Baltimore County Circuit Judge Michael J. Finifter knows how to get County Executive Kevin Kamenetz's attention. A year and a half after Maryland's highest court upheld an arbitrator's decision that Baltimore County had overcharged a group of police department retirees for their health insurance benefits and owed them recompense, the county still has not paid and is working its hardest to avoid ever doing so. Now Mr. Finifter has threatened to hold Mr. Kamenetz in contempt and to throw him and two other top officials in jail.
That's a little extreme and of questionable legality, in that Mr. Kamenetz, County Administrative Officer Fred Homan and Finance Director Keith Dorsey aren't actually named in the lawsuit. Nonetheless, it's time for someone to bring the Kamenetz administration to its senses.
Mr. Kamenetz says he's fighting for a higher principle and that paying the judgment would be a policy disaster for the county and its taxpayers. Maybe he's right, and maybe he's wrong. But the Court of Appeals has ruled, and his attempts to get another shot at relitigating the issues in the case are looking increasingly desperate. In the meantime, the tab for the county to pay is growing every day through interest charges. It's time for the executive to recognize the inevitable.
The issues at hand are a bit convoluted, but the story goes like this:
In 2007, Baltimore County negotiated with its employee unions, including the Fraternal Order of Police, to have workers and retirees pay for a larger share of their health benefits than they had before. It did so through the Health Care Review Committee (HCRC), a decades-old entity that, among other virtues, has produced uniformity in the health benefits among different groups of county workers and retirees. Previously, the county had picked up 85 percent of the tab for health benefits, but the new agreement gradually shifted that to 80 percent.
The FOP filed a grievance on behalf of those officers who retired between 1992 and 2007, arguing that the memorandums of understanding they had in place during those years guaranteed them an 85 percent subsidy from the time of their retirement until they became eligible for Medicare. The union took the matter to arbitration and won.
The county appealed that decision to circuit court, arguing that the matter never should have gone to arbitration. The requirement that contract disputes be settled by an arbitrator expired along with those contracts, the county argued. Moreover, the county contended that the HCRC had the authority to retroactively change retirees health benefits. The circuit court disagreed, ruling in favor of the union. The Court of Special Appeals reversed that, ruling the county's way. But Maryland's highest court, the Court of Appeals, ruled unanimously in favor of the union in November 2012.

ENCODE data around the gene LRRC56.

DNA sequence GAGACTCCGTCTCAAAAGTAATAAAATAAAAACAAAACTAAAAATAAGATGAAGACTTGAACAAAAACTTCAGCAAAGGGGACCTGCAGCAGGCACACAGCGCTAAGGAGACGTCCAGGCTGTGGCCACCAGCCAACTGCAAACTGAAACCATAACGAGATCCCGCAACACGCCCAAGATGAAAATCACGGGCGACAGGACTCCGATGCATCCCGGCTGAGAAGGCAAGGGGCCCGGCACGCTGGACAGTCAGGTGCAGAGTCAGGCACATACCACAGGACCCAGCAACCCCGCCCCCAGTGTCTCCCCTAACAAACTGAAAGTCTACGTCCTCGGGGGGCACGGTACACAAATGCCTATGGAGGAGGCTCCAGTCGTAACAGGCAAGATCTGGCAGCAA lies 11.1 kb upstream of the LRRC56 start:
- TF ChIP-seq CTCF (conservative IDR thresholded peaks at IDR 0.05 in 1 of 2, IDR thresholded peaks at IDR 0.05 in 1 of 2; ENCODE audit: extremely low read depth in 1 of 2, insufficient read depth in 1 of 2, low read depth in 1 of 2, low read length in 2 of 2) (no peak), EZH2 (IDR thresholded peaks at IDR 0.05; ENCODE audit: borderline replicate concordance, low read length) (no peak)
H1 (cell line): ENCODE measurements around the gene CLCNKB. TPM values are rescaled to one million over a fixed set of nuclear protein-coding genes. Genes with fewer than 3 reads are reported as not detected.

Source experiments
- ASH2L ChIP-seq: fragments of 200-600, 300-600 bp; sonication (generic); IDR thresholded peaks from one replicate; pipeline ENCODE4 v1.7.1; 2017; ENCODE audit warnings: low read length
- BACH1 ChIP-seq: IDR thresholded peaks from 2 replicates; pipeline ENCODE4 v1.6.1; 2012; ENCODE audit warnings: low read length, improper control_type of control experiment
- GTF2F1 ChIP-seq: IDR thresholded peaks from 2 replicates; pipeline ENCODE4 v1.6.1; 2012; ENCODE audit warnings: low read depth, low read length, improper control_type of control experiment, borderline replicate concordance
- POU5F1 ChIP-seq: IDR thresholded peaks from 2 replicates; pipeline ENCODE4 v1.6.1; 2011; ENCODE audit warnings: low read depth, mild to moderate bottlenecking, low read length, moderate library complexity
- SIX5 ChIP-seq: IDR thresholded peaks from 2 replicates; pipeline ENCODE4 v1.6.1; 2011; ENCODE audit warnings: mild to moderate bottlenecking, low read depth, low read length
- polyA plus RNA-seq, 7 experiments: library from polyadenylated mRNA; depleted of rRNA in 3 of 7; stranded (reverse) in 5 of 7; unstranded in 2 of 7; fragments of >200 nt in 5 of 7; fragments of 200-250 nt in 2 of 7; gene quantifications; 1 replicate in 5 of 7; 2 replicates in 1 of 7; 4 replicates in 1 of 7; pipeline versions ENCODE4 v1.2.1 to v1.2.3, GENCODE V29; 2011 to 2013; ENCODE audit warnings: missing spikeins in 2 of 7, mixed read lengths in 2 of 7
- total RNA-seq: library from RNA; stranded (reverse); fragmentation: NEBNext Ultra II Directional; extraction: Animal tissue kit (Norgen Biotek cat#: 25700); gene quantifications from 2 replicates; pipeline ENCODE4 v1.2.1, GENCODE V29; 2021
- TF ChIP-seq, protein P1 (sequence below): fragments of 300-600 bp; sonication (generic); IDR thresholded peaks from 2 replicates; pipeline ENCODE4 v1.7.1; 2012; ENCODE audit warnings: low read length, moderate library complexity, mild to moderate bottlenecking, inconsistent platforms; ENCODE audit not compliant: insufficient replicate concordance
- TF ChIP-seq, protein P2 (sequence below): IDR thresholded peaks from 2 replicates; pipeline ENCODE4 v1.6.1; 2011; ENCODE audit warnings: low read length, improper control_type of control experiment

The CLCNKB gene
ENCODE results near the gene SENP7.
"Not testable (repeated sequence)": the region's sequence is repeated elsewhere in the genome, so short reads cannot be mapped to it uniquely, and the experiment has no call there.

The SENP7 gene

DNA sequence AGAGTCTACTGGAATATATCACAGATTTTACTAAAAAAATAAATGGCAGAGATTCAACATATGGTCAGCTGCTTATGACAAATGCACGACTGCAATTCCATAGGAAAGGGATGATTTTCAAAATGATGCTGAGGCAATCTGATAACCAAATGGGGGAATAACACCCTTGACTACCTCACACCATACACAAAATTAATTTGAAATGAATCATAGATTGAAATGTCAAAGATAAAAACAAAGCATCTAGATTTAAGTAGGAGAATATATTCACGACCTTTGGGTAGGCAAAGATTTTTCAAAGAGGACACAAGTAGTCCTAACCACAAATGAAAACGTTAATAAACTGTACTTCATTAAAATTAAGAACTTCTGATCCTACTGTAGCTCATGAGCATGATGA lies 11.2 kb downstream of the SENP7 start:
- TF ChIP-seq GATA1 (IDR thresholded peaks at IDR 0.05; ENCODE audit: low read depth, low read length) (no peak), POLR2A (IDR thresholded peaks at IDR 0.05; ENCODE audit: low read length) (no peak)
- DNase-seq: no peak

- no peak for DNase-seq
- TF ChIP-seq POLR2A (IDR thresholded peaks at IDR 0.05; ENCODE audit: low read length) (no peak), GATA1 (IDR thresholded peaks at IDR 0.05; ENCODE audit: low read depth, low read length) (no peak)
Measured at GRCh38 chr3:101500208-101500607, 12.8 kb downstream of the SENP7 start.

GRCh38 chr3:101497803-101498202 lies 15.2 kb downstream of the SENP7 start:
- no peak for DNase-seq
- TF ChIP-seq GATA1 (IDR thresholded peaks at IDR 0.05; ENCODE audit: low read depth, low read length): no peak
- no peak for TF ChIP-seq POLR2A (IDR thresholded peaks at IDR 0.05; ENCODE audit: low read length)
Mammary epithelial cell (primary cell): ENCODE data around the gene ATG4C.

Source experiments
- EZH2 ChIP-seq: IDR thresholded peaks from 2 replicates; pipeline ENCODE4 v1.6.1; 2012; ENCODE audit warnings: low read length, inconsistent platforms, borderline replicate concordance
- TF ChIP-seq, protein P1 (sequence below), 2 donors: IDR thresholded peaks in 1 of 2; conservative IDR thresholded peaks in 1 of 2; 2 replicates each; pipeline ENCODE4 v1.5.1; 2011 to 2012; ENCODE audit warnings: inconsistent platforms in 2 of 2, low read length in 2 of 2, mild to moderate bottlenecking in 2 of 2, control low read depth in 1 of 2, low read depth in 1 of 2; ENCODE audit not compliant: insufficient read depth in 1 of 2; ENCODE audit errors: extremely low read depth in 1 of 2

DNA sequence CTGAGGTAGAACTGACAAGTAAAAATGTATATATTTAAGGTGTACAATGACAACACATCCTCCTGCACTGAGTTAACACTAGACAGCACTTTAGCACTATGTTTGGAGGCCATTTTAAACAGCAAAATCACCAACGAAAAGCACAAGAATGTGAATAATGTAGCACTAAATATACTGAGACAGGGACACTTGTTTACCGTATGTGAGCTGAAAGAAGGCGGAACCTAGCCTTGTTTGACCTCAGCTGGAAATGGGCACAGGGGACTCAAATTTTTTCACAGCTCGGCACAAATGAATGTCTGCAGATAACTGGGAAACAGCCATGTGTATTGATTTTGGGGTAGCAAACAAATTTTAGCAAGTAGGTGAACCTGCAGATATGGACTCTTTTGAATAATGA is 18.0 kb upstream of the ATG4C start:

The reasoning is a bit technical, but it boils down to two things. First, the Supreme Court has held that under certain circumstances, a binding arbitration clause can outlive the contract of which it's a part. In this case, the Court of Appeals concluded, the arbitration clause remained alive because the dispute related to an action taken after the contract expired that affected a vested right under that contract — in this case, the payment split for retiree health care. And second, under Maryland law, courts give broad deference to arbitrators in the interpretation of contracts and in determining the merits of complaints.
The court, rather pointedly, did not address the county's contentions about the HCRC, and now Mr. Kamenetz is pinning his hopes for reversal on getting a second shot at that argument. He intends to appeal Mr. Finifter's order that the county pay on technical grounds dealing with the annual budget cycle and the division of powers between the executive and council when it comes to appropriations. Then, assuming a series of appeals, he would like to re-argue the point about the powers of the HCRC.
He says that's a fight worth fighting because, as he sees it, the issue is bigger than the FOP retirees. At this point, the county owes the 439 FOP retirees — initially, it was 442, but three have died while this dispute has dragged on — $1.4 million to reimburse them for seven years of over-charging, plus $200,000 in interest. As those retirees become eligible for Medicare, this issue goes away. However, Mr. Kamenetz says some of the other unions had similar clauses in their contracts prior to 2007, and out of fairness, he would feel obligated to give them the same deal as the police retirees. The cost then goes to $14 million. Moreover, he says he worries that accepting the judgment would make it impossible in the future for the county to change the terms of retirees' health benefits.
Perhaps Mr. Kamenetz is right on the broader policy question, perhaps he's not. But that is, for better or worse, beside the point. The Court of Appeals was unanimously unimpressed with the county's argument the first time around. Even presuming he finds a way to battle back there, what makes him think he'll be more persuasive the second time around? More likely, the justices will be just as annoyed to see him back as Mr. Finifter is with his tactics now. And what will the county get out of it? A higher bill for interest payments and a lot of wasted time by its lawyers. It's time for the county to pay up.
To respond to this editorial, send an email to email@example.com. Please include your name and contact information.